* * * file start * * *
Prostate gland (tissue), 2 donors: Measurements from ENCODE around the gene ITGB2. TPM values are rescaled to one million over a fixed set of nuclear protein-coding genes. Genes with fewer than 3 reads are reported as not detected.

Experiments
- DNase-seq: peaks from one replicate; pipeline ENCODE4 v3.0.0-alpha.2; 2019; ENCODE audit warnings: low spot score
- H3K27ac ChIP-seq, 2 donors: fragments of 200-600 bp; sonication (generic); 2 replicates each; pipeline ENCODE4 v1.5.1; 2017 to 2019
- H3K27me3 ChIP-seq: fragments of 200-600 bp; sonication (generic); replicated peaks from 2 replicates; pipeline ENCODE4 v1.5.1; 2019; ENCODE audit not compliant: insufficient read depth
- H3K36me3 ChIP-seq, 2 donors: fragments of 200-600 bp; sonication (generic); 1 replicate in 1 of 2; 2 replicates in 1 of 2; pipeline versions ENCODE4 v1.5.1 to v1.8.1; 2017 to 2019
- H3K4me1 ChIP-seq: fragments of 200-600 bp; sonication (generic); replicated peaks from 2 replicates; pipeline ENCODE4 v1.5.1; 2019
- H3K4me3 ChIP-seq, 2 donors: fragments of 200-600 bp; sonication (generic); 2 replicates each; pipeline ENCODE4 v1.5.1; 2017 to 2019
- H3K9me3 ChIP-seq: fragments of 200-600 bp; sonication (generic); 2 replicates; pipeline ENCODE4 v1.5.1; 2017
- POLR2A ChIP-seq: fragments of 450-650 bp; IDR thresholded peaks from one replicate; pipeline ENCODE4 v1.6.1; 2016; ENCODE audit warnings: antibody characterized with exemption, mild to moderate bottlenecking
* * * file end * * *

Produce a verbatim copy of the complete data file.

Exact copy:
Prostate gland (tissue), 2 donors: Measurements from ENCODE around the gene ITGB2. TPM values are rescaled to one million over a fixed set of nuclear protein-coding genes. Genes with fewer than 3 reads are reported as not detected.

Experiments
- DNase-seq: peaks from one replicate; pipeline ENCODE4 v3.0.0-alpha.2; 2019; ENCODE audit warnings: low spot score
- H3K27ac ChIP-seq, 2 donors: fragments of 200-600 bp; sonication (generic); 2 replicates each; pipeline ENCODE4 v1.5.1; 2017 to 2019
- H3K27me3 ChIP-seq: fragments of 200-600 bp; sonication (generic); replicated peaks from 2 replicates; pipeline ENCODE4 v1.5.1; 2019; ENCODE audit not compliant: insufficient read depth
- H3K36me3 ChIP-seq, 2 donors: fragments of 200-600 bp; sonication (generic); 1 replicate in 1 of 2; 2 replicates in 1 of 2; pipeline versions ENCODE4 v1.5.1 to v1.8.1; 2017 to 2019
- H3K4me1 ChIP-seq: fragments of 200-600 bp; sonication (generic); replicated peaks from 2 replicates; pipeline ENCODE4 v1.5.1; 2019
- H3K4me3 ChIP-seq, 2 donors: fragments of 200-600 bp; sonication (generic); 2 replicates each; pipeline ENCODE4 v1.5.1; 2017 to 2019
- H3K9me3 ChIP-seq: fragments of 200-600 bp; sonication (generic); 2 replicates; pipeline ENCODE4 v1.5.1; 2017
- POLR2A ChIP-seq: fragments of 450-650 bp; IDR thresholded peaks from one replicate; pipeline ENCODE4 v1.6.1; 2016; ENCODE audit warnings: antibody characterized with exemption, mild to moderate bottlenecking